As quick dispatch of semen samples is essential for optimal viability and offspring numbers, we assessed the suitability of other matrices for early detection of ASFV infection in boar studs, although on a limited scale. It was previously described that blood samples show the highest accuracy in ASFV genome detection [23
]; however, especially larger boar studs favor non-invasive strategies. Thus, oral fluids and rectal samples were examined for suitability. We report that rectal swabs and fecal samples are inadequate matrices for early detection, as only a few samples rendered positive in qPCR, as described previously [34
]. Oral fluid samples allowed early detection of the ASFV genome at day 2 pi (mean Cq 37.9 ± 0.05 SD), a result consistent with results on pen-based oral fluid samples obtained from larger pens of pigs at 3 dpi (mean Cq 38.2 [35
]). Furthermore, oral samples contained higher amounts of the ASFV genome early after inoculation (up to 5 dpi) than fecal samples, further indicating the suitability of this matrix to detect ASFV infection early with a non-invasive strategy. Overall, semen and oral fluid samples contained low but comparable amounts of ASFV genome relative to EDTA blood. Upon consideration of the fact that collection of EDTA blood during dummy mounting did not result in any irritated behavior, EDTA blood remains the most suited matrix for early ASFV genome detection. In view of Cq values, while sampling of semen resulted in lower values than oral fluids, this matrix cannot be obtained and screened daily. Additionally, testing an adequate number of samples using assays of high sensitivity will be crucial for early detection and to prevent ASFV dissemination via boar semen.
In addition to the kinetics of ASFV genomes and infectious particles in boar semen, we have provided the first evidence that ASFV can successfully be transmitted from boars to gilts via AI. Importantly, no differences in the severity or progression of the disease could be observed between venereal infection and possible contraction from pen mates by ingestion of infectious fluids (blood, oral fluid). The possibility of age-dependent venereal ASFV transmission to gilts or sows remains to be investigated, but it can be hypothesized that the initial insemination of gilts might result in microlesions as the gilt reproductive tract and cervix are smaller compared with those of sows [36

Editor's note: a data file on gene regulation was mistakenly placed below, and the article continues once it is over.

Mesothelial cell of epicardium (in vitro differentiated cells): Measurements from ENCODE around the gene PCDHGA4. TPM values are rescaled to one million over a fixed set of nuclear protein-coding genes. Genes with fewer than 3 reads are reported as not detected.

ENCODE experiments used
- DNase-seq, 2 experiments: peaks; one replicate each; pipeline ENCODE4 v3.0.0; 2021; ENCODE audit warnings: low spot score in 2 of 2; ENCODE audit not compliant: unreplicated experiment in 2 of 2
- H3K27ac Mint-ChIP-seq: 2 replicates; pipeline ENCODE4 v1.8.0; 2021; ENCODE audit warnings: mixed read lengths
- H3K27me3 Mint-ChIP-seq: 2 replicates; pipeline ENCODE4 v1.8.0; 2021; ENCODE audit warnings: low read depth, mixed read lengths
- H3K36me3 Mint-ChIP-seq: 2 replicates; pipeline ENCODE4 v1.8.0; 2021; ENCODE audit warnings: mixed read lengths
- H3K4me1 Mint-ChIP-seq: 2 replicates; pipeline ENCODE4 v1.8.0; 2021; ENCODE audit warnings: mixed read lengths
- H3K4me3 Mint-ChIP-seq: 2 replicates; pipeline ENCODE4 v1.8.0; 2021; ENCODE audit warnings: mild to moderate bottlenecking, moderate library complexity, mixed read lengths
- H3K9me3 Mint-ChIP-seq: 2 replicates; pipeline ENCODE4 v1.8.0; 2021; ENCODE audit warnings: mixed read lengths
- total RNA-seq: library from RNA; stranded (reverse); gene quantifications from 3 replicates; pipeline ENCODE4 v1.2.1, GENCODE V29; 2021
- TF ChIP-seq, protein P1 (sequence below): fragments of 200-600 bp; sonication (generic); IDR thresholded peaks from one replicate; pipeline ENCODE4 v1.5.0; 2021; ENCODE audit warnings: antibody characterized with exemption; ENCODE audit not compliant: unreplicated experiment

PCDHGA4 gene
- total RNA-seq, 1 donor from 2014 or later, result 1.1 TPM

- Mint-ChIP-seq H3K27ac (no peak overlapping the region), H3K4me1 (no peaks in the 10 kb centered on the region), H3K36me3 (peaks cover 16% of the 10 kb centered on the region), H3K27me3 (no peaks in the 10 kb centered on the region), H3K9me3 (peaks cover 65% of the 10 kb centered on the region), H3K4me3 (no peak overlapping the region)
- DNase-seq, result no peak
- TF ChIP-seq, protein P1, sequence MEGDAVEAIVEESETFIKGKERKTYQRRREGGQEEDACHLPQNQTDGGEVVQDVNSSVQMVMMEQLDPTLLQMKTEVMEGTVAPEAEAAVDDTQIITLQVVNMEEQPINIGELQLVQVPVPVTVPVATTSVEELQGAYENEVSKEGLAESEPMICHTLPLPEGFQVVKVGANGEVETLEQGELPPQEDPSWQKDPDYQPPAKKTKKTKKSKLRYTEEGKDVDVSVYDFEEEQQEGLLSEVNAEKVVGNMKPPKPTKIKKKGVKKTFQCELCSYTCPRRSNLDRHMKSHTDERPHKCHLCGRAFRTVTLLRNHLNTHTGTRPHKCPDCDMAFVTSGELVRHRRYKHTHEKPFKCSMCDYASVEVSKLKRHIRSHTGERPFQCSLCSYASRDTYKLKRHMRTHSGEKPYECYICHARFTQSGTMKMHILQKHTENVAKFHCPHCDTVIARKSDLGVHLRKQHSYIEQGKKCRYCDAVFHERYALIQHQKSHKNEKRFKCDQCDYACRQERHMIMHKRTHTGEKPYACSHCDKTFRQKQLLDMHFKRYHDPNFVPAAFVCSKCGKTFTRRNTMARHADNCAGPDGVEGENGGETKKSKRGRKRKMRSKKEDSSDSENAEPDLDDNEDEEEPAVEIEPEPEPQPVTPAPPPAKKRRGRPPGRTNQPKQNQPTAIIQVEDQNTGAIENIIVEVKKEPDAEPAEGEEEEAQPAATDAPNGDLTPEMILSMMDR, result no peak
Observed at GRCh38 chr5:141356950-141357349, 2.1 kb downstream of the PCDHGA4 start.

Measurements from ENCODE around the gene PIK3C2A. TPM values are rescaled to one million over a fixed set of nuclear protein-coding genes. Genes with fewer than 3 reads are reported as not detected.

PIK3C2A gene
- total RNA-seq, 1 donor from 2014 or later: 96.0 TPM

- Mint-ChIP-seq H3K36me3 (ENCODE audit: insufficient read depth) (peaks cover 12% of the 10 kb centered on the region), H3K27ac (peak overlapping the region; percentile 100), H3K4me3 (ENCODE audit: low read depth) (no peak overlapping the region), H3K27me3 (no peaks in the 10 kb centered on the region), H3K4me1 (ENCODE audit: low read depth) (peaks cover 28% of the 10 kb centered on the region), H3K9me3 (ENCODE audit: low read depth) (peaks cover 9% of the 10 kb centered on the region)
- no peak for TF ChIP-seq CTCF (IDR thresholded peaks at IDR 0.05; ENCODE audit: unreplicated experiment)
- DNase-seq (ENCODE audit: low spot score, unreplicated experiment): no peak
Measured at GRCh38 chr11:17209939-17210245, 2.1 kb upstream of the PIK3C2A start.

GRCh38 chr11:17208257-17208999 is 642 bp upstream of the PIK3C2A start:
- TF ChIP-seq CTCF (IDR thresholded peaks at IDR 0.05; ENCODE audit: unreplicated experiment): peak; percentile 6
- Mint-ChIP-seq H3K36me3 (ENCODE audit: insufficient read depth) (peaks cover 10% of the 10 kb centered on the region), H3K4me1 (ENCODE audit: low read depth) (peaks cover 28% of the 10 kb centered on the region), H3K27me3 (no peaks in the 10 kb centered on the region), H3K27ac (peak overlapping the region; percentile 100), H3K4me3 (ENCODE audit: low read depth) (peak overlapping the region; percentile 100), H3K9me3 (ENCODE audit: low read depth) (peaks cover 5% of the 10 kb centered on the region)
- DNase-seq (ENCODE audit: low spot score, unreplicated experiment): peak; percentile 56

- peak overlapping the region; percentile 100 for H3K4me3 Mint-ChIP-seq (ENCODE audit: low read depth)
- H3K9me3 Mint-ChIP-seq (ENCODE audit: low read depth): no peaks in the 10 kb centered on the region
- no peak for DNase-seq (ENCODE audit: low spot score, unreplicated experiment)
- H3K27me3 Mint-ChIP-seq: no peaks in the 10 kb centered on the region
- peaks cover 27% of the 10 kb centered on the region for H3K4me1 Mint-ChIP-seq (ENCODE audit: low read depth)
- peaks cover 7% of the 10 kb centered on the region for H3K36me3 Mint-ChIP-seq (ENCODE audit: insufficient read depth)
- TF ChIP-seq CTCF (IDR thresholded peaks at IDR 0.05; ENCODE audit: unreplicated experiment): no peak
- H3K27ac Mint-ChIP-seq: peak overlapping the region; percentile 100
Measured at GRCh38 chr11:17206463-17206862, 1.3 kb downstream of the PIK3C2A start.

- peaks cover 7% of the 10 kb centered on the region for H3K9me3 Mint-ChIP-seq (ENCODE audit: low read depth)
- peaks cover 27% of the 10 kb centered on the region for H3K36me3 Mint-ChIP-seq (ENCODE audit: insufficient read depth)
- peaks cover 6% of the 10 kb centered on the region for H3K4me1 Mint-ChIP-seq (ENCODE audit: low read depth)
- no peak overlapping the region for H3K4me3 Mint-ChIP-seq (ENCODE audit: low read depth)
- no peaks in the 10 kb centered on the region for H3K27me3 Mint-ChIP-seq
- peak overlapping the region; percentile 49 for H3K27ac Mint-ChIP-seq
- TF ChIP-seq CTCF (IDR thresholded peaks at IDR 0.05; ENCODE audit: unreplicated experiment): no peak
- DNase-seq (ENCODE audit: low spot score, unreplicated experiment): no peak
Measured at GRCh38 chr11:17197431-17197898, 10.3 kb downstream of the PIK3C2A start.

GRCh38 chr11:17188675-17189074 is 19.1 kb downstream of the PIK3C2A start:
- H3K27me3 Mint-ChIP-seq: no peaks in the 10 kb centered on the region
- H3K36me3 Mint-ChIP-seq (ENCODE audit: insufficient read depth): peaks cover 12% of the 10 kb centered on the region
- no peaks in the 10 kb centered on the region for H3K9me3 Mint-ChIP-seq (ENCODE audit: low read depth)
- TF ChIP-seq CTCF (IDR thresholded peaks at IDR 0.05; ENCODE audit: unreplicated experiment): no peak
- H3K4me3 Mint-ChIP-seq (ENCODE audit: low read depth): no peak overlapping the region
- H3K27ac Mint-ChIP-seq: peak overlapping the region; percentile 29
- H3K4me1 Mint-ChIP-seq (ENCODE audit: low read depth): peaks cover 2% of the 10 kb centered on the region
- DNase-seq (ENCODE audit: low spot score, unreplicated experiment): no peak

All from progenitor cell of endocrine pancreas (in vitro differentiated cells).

], thereby facilitating viral entry. Additionally, the mechanism underlying the heterogenous appearances and qPCR results of embryos/fetuses remains to be elucidated.
Previous studies indicated that ASFV did not enter live spermatozoa of spiked boar semen [13
], but simultaneous entry of virus and spermatozoa into the ovum cannot be refuted at this point. Attachment of virions to molecules on spermatozoa has been formerly described for other DNA viruses, such as the human papilloma virus (HPV, [37
]). Alternatively, heterogeneity possibly results from compartmentation of the porcine uterus, since migration of infected macrophages from circulation into the uterus is unlikely due to placental morphology. However, it has been shown that PRRSV transmission from pregnant sows to their fetuses is linked to target macrophages being present in the endometrium and placenta, enabling transmission to fetuses [38
]. Histopathological investigation could offer insight into the localization of these target macrophages. Overall, ASFV can successfully be transmitted from infected boars to gilts via AI, and 71.5% of gilts included in this study aborted at the onset of fever. Abortion rates of this magnitude would significantly reduce breeding efficiency but is of lesser importance for risk assessment procedures because affected gilt/sow herds would be culled upon outbreak detection.
In terms of the timing and detectability of the virus in various organs and body fluids, including semen, intramuscular infection represented a worst-case scenario. Studies with other strains of ASFV showed that the incubation period following IM inoculation can be hours to days shorter and is much more efficient than the natural route of transmission, which is usually oro-nasal in the absence of the tick vector [39
In the current study with a complex and interlinked design, the intramuscular scenario was implemented to ensure that the remainder of the study could be conducted. Thus, proof of concept was provided, but future studies should also target the natural route and its shedding kinetics.